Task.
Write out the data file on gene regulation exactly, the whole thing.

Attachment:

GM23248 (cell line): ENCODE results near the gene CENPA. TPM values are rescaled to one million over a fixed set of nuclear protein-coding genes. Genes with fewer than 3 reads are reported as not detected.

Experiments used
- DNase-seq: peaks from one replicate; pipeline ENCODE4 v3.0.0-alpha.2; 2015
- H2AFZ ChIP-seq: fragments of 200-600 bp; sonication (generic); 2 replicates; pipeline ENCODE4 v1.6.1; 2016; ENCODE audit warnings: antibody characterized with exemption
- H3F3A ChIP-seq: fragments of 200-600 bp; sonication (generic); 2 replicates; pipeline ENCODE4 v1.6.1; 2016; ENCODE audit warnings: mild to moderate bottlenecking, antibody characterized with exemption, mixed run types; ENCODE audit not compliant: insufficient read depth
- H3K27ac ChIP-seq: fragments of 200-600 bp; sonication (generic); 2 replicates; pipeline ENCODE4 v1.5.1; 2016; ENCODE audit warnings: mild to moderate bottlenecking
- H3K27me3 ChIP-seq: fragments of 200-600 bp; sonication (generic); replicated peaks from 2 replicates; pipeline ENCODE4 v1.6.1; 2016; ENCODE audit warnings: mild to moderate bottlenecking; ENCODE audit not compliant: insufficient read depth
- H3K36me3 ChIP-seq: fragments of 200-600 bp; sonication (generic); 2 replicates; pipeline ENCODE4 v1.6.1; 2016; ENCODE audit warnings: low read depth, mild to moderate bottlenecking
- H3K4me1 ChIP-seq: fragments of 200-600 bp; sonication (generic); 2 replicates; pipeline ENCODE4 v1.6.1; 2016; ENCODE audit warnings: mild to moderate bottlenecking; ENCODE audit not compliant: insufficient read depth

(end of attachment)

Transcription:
GM23248 (cell line): ENCODE results near the gene CENPA. TPM values are rescaled to one million over a fixed set of nuclear protein-coding genes. Genes with fewer than 3 reads are reported as not detected.

Experiments used
- DNase-seq: peaks from one replicate; pipeline ENCODE4 v3.0.0-alpha.2; 2015
- H2AFZ ChIP-seq: fragments of 200-600 bp; sonication (generic); 2 replicates; pipeline ENCODE4 v1.6.1; 2016; ENCODE audit warnings: antibody characterized with exemption
- H3F3A ChIP-seq: fragments of 200-600 bp; sonication (generic); 2 replicates; pipeline ENCODE4 v1.6.1; 2016; ENCODE audit warnings: mild to moderate bottlenecking, antibody characterized with exemption, mixed run types; ENCODE audit not compliant: insufficient read depth
- H3K27ac ChIP-seq: fragments of 200-600 bp; sonication (generic); 2 replicates; pipeline ENCODE4 v1.5.1; 2016; ENCODE audit warnings: mild to moderate bottlenecking
- H3K27me3 ChIP-seq: fragments of 200-600 bp; sonication (generic); replicated peaks from 2 replicates; pipeline ENCODE4 v1.6.1; 2016; ENCODE audit warnings: mild to moderate bottlenecking; ENCODE audit not compliant: insufficient read depth
- H3K36me3 ChIP-seq: fragments of 200-600 bp; sonication (generic); 2 replicates; pipeline ENCODE4 v1.6.1; 2016; ENCODE audit warnings: low read depth, mild to moderate bottlenecking
- H3K4me1 ChIP-seq: fragments of 200-600 bp; sonication (generic); 2 replicates; pipeline ENCODE4 v1.6.1; 2016; ENCODE audit warnings: mild to moderate bottlenecking; ENCODE audit not compliant: insufficient read depth